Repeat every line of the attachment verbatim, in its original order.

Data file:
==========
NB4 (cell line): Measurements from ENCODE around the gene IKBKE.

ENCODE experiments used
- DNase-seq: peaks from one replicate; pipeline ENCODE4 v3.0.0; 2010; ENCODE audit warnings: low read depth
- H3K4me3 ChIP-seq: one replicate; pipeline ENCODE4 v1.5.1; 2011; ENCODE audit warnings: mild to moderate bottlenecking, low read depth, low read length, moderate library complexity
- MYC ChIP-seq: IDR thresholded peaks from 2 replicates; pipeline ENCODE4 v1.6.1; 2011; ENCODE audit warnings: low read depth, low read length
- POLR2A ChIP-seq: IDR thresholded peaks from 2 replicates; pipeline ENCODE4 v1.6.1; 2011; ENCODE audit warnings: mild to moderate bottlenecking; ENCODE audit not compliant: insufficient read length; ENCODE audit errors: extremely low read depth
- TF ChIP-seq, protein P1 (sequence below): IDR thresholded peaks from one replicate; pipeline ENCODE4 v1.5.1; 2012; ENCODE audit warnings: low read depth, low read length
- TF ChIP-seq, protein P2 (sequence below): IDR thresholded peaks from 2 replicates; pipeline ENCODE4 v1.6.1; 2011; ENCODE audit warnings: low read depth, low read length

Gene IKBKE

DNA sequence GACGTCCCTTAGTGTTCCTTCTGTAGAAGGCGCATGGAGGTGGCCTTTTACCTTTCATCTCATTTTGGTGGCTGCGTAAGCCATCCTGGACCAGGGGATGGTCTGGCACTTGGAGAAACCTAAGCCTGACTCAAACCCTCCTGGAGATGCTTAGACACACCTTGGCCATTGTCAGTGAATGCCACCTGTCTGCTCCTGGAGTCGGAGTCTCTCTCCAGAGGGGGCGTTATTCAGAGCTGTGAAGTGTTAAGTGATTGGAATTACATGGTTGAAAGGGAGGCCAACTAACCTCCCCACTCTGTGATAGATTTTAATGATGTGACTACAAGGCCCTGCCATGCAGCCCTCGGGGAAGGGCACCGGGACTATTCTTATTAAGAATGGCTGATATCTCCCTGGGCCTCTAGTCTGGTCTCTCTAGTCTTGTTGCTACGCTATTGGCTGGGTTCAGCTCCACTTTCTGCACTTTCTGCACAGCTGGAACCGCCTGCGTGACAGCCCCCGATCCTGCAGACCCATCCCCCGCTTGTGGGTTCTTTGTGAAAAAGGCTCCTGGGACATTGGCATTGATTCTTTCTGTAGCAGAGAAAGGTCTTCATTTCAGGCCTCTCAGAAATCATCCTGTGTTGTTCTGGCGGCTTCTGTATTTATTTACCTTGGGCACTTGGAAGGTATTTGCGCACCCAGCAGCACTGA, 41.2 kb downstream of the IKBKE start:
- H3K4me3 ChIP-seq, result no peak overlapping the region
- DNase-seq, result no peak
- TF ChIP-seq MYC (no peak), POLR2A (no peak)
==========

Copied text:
NB4 (cell line): Measurements from ENCODE around the gene IKBKE.

ENCODE experiments used
- DNase-seq: peaks from one replicate; pipeline ENCODE4 v3.0.0; 2010; ENCODE audit warnings: low read depth
- H3K4me3 ChIP-seq: one replicate; pipeline ENCODE4 v1.5.1; 2011; ENCODE audit warnings: mild to moderate bottlenecking, low read depth, low read length, moderate library complexity
- MYC ChIP-seq: IDR thresholded peaks from 2 replicates; pipeline ENCODE4 v1.6.1; 2011; ENCODE audit warnings: low read depth, low read length
- POLR2A ChIP-seq: IDR thresholded peaks from 2 replicates; pipeline ENCODE4 v1.6.1; 2011; ENCODE audit warnings: mild to moderate bottlenecking; ENCODE audit not compliant: insufficient read length; ENCODE audit errors: extremely low read depth
- TF ChIP-seq, protein P1 (sequence below): IDR thresholded peaks from one replicate; pipeline ENCODE4 v1.5.1; 2012; ENCODE audit warnings: low read depth, low read length
- TF ChIP-seq, protein P2 (sequence below): IDR thresholded peaks from 2 replicates; pipeline ENCODE4 v1.6.1; 2011; ENCODE audit warnings: low read depth, low read length

Gene IKBKE

DNA sequence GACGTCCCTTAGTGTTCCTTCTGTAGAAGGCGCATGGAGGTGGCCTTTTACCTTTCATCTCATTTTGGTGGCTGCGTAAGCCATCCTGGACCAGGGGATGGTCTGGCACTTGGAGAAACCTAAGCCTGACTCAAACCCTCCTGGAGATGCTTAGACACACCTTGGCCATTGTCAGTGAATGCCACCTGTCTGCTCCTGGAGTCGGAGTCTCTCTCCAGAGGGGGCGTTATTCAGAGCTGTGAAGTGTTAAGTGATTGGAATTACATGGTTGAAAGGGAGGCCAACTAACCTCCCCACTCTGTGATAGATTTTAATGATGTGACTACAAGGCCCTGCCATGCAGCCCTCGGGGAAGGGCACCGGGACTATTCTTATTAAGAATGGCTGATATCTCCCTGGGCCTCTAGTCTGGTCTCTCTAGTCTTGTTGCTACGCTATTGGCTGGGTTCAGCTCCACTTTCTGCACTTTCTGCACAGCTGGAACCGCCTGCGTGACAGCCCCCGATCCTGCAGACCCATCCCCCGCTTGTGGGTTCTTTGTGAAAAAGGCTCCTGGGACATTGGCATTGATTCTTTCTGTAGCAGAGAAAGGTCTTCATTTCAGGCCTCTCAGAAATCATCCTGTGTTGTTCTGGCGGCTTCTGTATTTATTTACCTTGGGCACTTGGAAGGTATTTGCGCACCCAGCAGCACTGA, 41.2 kb downstream of the IKBKE start:
- H3K4me3 ChIP-seq, result no peak overlapping the region
- DNase-seq, result no peak
- TF ChIP-seq MYC (no peak), POLR2A (no peak)